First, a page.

Tony Abbott has some homework to do. Over the next 15 months he is going to have to figure out how it is that Australia will meet its contribution to a new treaty that aims to limit global warming to 2°C.
He’s not the only one. More than 190 nations associated with the UN climate talks agreed on Saturday on a series of milestones that will hopefully take the world to a meaningful climate agreement in Paris in 2015. As part of that agreement, ministers will meet in June next year, country leaders in September, and by the first quarter of 2015, they will need to lay their targets on the table.
For Abbott this could be quite a challenge. Firstly, Australia, as one of the wealthiest nations in the world, and the biggest emitter per capita of any industrialised nation, will be expected to pull its weight. After all, it has been encapsulated in the country’s own bipartisan policy.
But over the next six months, Abbott intends to trash the very mechanisms that could deliver this increased ambition – the carbon price, the renewable energy target and the Clean Energy Finance Corporation – along with the independent advisory body, the Climate Change Authority, that could possibly counter the advice from his inner circle of mad ideologues to whom the words “climate change”, “green” and “clean energy” are as inflammatory as the names Fairfax and the ABC.
Perhaps Abbott could start his homework by writing out 100 times on a blackboard that climate change is real and he is expected to pull his weight to do something about it. Or he could look at a new report sponsored by his own government which suggests that renewables could deliver half the abatement required by 2030.
The 19th edition of international climate talks closed in Warsaw on Saturday afternoon with typical drama and compromise. It has already been dissed as a conference that lacked ambition and resolve, but there was never any great expectations – it was only really framed as a meeting that should tie up loose ends and remove obstacles that stood in the way of an agreement in Paris in 2015.
In the end, the UNFCCC talks in Warsaw removed some of those obstacles and fudged on others – notably, the word “commitment” was diluted to “contribution”, and the milestones were not as clear as some would want. There was an air of mistrust at these talks – even worse than at Doha – that was exacerbated by the backtracking and unhelpful rhetoric of Australia, Japan and Canada.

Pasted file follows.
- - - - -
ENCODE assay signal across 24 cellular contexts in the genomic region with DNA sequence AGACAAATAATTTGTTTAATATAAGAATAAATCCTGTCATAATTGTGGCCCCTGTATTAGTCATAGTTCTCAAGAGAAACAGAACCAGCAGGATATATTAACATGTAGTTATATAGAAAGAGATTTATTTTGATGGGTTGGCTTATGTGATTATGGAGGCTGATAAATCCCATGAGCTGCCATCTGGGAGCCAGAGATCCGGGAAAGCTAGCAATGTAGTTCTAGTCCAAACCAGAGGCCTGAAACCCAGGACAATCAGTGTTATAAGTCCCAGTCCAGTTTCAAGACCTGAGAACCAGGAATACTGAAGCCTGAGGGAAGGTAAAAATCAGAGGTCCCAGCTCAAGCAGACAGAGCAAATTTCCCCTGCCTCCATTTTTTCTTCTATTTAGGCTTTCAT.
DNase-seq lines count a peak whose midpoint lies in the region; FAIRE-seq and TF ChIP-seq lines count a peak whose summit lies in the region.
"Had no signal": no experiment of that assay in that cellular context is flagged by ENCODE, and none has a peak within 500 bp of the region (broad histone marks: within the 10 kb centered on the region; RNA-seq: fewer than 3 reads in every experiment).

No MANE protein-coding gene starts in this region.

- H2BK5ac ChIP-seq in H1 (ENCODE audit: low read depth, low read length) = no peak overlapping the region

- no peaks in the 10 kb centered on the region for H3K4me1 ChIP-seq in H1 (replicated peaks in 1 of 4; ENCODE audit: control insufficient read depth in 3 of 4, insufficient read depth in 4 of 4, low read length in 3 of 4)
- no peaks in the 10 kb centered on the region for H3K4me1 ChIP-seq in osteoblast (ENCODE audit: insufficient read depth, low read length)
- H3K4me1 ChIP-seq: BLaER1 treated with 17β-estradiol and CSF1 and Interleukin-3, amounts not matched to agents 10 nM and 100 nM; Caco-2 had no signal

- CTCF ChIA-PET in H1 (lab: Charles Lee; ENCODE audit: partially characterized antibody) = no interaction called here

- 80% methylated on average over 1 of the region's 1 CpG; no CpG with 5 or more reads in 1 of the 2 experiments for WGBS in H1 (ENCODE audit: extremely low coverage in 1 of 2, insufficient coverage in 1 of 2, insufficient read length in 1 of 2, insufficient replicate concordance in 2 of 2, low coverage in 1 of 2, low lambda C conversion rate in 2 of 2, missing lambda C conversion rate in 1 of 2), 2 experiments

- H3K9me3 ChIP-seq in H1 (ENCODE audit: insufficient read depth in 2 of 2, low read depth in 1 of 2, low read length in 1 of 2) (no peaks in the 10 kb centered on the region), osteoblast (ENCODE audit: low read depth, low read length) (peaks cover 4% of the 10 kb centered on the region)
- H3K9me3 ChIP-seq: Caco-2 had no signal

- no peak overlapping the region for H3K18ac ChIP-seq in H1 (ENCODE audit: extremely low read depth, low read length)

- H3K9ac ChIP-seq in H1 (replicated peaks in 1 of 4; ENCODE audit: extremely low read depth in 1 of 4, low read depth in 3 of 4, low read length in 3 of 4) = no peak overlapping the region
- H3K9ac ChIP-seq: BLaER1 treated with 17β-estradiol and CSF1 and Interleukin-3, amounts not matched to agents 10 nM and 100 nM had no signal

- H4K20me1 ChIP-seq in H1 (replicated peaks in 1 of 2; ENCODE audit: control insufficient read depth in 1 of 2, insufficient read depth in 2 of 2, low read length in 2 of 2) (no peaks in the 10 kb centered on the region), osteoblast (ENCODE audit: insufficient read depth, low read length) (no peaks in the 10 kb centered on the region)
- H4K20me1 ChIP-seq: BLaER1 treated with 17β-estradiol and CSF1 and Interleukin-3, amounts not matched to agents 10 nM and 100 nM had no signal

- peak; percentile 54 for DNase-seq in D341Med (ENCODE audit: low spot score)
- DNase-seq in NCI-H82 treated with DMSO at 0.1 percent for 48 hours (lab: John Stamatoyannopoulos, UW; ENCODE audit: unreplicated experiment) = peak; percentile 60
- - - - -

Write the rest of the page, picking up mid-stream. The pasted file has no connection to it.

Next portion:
But the conference did deliver on a few key points. The REDD+ mechanism to protect forests was delivered – in quite spectacular style as it turned out when Papua New Guinea, the only country arguing for weak regulation, found itself talking to an empty room when all other negotiators walked out. There was progress too on MRV – the mechanism that will validate emissions reductions. These are good signs.
And so, too, was the US intervention to short-circuit Australia’s efforts to stop a new institution being created to manage the issue of Loss and Damage (the mechanism that will look at compensation to countries badly affected by climate change. Although, contrary to what The Australian wrote on the weekend, there is no $100 billion budget, or requirement for Australia to pay $3 billion a year. If that is why Abbott’s staff oppose it so bitterly, then they should broaden their reading).
And, despite Australia’s efforts once again, there was even progress on the Green Climate Fund, which is a $100 billion institution (which Abbott unhelpfully labels the Bob Brown Bank). Again, that progress appears to have been facilitated by the US. You can start to see where the Obama government is heading on this. It’s not the same direction as Australia.
This is where the Abbott government needs to learn how to tread a fine line. Hopefully, Abbott is learning that there needs to be a difference in the sort of rhetoric you might indulge Alan Jones in a radio interview, and the messaging you take to the international stage.
That’s the failure of Direct Action – it is a policy (more of a slogan, really) you create when either you don’t accept the science of climate change, or don’t believe the world will act. Its principal function is protect the interests of incumbent polluting industries, because it does not send an economy-wide signal for a transition to a low carbon economy, and simply doles out favours judged by a government committee, it’s a massive bet on the future of Australia’s economy. Even industry realises that this policy does them no long term favours.
As Howard Bamsey, a former senior negotiator for Australia at the climate talks, and now CEO of the Korean-based Global Green Growth Institute, said during the meeting: “When it comes, the change will happen with a rush. If investors get the future wrong, many of their assets will be stranded. If you’re one of the leaders in your economy, you must be hedging your bets.”
This is true of country economies as well as business: “Responding vigorously to climate change can be a pathway to prosperity …. if (countries) choose investment strategies wisely, sustainable development can be an accelerator in lifting people out of poverty,” Bamsey said. And Australia is no less immune to those changes.
On the international stage, in the climate change arena, Australia’s reputation has been shattered. RenewEconomy spoke to numerous delegations from Asia, the island states and Africa, and the attitude is venomous. European delegations are simply dumbfounded, and the real big movers – China and the US – will simply laugh Abbott out of the room if he pretends to try and broker a deal between the two.
That criticism has now spilled to the public arena. The island states lamented the return of climate denial, the EU questioned what role Australia was playing in the talks, the Chinese were astonished that Australia was ending its carbon pricing regime just as they were introducing theirs and looking to set up a regional market.